He was in agony because he was poverty-stricken in symbols: his mind was caught in a net because he had no words to work with. He had not even names for the objects around him: he probably defined them for himself by some jargon, reinforced by some mangling of the speech that roared about him, to which he listened intently day after day, realizing that his first escape must come through language. He indicated as quickly as he could his ravenous hunger for pictures and print: sometimes they brought him great books profusely illustrated, and he bribed them desperately by cooing, shrieking with delight, making extravagant faces, and doing all the other things they understood in him. He wondered savagely how they would feel if they knew what he really thought: at other times he had to laugh at them and at their whole preposterous comedy of errors as they pranced around for his amusement, waggled their heads at him, tickled him roughly, making him squeal violently against his will. The situation was at once profoundly annoying and comic: as he sat in the middle of the floor and watched them enter, seeing the face of each transformed by a foolish leer, and hearing their voices become absurd and sentimental whenever they addressed him, speaking to him words which he did not yet understand, but which he saw they were mangling in the preposterous hope of rendering intelligible that which has been previously mutilated, he had to laugh at the fools, in spite of his vexation.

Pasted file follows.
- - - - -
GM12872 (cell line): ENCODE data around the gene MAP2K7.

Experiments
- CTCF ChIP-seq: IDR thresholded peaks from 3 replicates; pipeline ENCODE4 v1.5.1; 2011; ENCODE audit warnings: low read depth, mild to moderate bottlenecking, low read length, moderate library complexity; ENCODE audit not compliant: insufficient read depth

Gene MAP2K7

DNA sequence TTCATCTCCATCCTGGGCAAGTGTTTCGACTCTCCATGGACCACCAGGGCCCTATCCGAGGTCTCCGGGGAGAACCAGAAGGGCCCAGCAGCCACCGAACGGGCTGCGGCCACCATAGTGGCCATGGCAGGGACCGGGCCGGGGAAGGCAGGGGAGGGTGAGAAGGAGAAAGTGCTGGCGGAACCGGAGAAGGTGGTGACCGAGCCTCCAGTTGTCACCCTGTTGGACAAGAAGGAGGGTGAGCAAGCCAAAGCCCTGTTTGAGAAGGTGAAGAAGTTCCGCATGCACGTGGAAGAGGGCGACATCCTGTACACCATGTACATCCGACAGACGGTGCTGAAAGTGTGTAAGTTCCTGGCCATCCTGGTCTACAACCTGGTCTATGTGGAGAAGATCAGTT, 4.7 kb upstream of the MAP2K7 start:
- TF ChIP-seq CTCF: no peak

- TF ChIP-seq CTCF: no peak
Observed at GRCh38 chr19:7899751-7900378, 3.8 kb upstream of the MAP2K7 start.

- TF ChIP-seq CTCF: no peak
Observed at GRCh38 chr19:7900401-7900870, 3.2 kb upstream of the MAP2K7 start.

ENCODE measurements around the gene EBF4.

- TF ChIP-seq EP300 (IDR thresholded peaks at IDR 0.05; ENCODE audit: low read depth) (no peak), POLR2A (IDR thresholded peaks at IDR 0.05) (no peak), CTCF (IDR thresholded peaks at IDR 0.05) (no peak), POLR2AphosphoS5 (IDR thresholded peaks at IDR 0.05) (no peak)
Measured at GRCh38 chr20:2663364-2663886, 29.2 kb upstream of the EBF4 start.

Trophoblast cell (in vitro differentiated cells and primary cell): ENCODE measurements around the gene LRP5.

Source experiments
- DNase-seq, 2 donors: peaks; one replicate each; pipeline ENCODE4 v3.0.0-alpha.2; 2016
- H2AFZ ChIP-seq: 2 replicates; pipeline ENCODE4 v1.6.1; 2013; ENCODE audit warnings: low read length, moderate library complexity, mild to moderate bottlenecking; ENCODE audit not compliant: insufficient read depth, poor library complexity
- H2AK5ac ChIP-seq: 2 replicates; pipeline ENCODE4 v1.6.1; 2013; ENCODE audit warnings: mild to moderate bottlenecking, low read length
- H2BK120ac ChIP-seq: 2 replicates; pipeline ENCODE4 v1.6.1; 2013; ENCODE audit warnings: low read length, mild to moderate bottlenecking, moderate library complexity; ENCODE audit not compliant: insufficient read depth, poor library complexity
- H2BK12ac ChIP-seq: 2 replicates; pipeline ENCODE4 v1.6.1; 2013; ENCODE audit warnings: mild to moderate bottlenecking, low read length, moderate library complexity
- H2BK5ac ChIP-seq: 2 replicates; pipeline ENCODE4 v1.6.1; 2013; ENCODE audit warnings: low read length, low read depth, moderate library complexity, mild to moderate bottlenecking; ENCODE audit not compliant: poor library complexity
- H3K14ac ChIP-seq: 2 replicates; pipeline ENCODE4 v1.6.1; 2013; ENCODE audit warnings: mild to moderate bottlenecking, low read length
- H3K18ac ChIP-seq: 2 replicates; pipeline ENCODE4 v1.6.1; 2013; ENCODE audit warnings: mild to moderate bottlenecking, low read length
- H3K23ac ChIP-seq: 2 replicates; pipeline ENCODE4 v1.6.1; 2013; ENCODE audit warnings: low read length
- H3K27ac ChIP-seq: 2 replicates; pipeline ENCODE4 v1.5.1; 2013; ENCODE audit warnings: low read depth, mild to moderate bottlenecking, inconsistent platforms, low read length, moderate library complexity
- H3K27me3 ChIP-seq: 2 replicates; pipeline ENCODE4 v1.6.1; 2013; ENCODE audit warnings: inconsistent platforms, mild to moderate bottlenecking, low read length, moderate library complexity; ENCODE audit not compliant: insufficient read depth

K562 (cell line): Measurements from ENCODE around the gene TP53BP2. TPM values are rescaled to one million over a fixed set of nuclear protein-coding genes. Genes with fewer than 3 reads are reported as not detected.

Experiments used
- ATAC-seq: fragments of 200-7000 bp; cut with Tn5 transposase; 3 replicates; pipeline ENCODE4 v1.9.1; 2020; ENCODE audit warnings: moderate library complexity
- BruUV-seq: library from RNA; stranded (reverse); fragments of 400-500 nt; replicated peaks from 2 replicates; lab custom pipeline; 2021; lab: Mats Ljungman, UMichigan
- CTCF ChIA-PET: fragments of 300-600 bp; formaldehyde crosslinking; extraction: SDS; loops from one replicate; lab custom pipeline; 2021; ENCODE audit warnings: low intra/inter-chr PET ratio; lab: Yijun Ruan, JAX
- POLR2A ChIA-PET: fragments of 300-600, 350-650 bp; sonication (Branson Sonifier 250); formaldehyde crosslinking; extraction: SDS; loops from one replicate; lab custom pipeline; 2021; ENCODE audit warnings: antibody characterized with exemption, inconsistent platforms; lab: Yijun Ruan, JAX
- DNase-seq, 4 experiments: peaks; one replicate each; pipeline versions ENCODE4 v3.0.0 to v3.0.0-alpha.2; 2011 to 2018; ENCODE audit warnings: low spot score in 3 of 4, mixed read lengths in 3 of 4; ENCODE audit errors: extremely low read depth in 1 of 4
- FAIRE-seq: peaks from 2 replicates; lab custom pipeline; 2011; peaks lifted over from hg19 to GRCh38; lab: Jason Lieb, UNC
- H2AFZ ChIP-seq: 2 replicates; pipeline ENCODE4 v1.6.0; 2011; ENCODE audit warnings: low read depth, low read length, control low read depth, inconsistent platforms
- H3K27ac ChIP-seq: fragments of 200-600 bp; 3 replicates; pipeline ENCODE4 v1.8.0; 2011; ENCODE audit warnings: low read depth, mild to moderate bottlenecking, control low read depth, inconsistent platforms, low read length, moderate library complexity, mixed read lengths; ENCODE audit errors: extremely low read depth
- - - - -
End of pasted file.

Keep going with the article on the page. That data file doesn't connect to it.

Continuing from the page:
And left alone to sleep within a shuttered room, with the thick sunlight printed in bars upon the floor, unfathomable loneliness and sadness crept through him: he saw his life down the solemn vista of a forest aisle, and he knew he would always be the sad one: caged in that little round of skull, imprisoned in that beating and most secret heart, his life must always walk down lonely passages. Lost. He understood that men were forever strangers to one another, that no one ever comes really to know any one, that imprisoned in the dark womb of our mother, we come to life without having seen her face, that we are given to her arms a stranger, and that, caught in that insoluble prison of being, we escape it never, no matter what arms may clasp us, what mouth may kiss us, what heart may warm us. Never, never, never, never, never.
He saw that the great figures that came and went about him, the huge leering heads that bent hideously into his crib, the great voices that rolled incoherently above him, had for one another not much greater understanding than they had for him: that even their speech, their entire fluidity and ease of movement were but meagre communicants of their thought or feeling, and served often not to promote understanding, but to deepen and widen strife, bitterness, and prejudice.
His brain went black with terror. He saw himself an inarticulate stranger, an amusing little clown, to be dandled and nursed by these enormous and remote figures. He had been sent from one mystery into another: somewhere within or without his consciousness he heard a great bell ringing faintly, as if it sounded undersea, and as he listened, the ghost of memory walked through his mind, and for a moment he felt that he had almost recovered what he had lost.”
Fragment of chapter 4 of Thomas Wolfe‘s first novel (1929) Look Homeward, Angel: A Story of the Buried Life. Charles Scribner’s Sons, New York. Available on-line as a Project Gutenberg of Australia eBook – http://gutenberg.net.au/ebooks03/0300721.txt